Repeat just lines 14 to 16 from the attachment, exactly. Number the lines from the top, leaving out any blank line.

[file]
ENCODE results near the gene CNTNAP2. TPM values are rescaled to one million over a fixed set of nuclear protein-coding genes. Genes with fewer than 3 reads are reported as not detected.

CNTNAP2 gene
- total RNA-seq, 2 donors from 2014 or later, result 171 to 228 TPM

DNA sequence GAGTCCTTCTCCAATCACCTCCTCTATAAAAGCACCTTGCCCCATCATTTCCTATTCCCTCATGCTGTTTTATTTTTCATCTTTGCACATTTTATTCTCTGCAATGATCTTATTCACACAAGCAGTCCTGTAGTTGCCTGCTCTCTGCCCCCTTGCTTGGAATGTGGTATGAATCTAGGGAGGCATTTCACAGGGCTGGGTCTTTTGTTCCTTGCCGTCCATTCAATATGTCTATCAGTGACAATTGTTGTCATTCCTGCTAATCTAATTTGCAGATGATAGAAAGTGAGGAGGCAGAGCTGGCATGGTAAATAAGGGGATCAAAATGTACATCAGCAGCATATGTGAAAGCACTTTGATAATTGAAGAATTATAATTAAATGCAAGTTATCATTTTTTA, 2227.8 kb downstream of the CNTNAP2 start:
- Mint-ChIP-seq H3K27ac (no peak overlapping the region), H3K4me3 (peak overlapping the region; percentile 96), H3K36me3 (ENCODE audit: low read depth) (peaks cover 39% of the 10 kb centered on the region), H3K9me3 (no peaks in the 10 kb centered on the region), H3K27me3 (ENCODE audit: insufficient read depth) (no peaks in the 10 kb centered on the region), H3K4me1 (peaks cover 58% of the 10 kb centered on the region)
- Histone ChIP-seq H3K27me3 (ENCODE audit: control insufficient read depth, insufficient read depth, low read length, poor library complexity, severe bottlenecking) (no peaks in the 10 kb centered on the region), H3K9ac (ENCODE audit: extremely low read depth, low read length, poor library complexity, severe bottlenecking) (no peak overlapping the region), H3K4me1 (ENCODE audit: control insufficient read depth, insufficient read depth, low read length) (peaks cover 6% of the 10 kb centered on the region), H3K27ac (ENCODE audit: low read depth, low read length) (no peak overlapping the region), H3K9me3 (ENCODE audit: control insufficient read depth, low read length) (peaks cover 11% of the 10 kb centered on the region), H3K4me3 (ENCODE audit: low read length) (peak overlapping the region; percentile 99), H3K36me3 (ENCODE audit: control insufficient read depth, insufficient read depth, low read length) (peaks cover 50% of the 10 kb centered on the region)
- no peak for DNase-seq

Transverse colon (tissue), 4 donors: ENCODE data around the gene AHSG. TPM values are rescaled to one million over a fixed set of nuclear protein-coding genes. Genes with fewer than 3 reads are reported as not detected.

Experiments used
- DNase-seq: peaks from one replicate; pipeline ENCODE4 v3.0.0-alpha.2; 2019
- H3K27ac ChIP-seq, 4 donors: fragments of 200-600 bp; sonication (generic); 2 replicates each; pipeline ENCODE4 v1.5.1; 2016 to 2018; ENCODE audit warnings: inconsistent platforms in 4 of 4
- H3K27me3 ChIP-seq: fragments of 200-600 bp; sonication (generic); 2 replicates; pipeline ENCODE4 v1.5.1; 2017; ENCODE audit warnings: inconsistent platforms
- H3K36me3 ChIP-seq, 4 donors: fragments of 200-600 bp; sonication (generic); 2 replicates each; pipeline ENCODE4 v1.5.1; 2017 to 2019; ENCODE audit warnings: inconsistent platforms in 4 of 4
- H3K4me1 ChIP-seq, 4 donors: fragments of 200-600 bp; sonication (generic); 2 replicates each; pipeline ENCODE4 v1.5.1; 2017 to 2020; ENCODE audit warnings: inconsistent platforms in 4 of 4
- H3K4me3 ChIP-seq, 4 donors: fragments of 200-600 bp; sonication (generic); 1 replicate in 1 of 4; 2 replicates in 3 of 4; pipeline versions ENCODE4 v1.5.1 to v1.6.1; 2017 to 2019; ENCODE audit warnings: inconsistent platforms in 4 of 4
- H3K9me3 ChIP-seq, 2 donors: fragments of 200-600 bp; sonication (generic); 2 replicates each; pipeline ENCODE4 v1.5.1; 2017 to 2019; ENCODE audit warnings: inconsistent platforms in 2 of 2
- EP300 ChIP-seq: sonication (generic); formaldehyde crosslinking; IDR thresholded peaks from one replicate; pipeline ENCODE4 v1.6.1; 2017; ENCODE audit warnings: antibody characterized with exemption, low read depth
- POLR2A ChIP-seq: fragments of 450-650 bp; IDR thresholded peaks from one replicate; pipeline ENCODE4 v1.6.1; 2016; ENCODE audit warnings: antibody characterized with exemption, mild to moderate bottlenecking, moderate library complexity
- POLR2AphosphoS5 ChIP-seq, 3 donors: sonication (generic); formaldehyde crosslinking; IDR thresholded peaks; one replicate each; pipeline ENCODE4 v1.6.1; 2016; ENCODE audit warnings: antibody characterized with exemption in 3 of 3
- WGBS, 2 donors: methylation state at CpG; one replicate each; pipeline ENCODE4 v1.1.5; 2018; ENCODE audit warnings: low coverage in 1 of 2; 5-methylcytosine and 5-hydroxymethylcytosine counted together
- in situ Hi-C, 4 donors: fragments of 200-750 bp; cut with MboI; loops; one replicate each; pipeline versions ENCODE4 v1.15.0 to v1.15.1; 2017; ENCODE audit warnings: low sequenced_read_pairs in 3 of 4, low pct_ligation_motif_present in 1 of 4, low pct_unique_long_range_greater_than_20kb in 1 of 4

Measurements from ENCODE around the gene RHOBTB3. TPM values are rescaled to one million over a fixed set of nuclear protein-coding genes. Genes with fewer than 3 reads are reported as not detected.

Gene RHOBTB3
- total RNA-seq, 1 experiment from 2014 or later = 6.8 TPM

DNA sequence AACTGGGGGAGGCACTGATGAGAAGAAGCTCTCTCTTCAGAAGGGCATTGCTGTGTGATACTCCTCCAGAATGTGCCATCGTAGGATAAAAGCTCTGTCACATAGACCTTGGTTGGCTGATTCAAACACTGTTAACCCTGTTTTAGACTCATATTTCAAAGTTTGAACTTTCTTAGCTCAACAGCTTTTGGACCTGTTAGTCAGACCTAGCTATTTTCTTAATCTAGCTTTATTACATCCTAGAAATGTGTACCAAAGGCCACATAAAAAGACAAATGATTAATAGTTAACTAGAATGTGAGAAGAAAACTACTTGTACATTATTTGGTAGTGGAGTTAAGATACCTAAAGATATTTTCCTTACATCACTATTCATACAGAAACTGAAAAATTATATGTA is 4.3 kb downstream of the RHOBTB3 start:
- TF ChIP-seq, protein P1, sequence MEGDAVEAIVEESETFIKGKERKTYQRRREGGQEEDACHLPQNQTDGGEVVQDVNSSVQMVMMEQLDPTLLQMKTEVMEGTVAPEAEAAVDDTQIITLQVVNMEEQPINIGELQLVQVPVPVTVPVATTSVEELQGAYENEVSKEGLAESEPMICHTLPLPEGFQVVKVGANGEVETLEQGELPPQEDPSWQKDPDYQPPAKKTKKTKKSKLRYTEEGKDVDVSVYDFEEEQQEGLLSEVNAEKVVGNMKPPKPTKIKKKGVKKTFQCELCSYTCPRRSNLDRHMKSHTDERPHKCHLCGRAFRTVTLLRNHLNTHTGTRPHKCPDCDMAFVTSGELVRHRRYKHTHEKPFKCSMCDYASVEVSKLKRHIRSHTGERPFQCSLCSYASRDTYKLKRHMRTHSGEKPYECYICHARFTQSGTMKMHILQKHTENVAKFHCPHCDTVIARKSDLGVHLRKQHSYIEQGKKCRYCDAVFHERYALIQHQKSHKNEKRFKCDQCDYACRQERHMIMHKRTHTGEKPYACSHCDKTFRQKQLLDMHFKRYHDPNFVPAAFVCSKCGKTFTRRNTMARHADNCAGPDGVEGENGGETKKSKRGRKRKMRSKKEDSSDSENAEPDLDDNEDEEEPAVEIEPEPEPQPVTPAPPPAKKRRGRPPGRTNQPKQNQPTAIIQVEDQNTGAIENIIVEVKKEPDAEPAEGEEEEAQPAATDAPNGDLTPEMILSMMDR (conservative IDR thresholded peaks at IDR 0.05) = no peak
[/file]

- H3K4me1 ChIP-seq, 4 donors: fragments of 200-600 bp; sonication (generic); 2 replicates each; pipeline ENCODE4 v1.5.1; 2017 to 2020; ENCODE audit warnings: inconsistent platforms in 4 of 4
- H3K4me3 ChIP-seq, 4 donors: fragments of 200-600 bp; sonication (generic); 1 replicate in 1 of 4; 2 replicates in 3 of 4; pipeline versions ENCODE4 v1.5.1 to v1.6.1; 2017 to 2019; ENCODE audit warnings: inconsistent platforms in 4 of 4
- H3K9me3 ChIP-seq, 2 donors: fragments of 200-600 bp; sonication (generic); 2 replicates each; pipeline ENCODE4 v1.5.1; 2017 to 2019; ENCODE audit warnings: inconsistent platforms in 2 of 2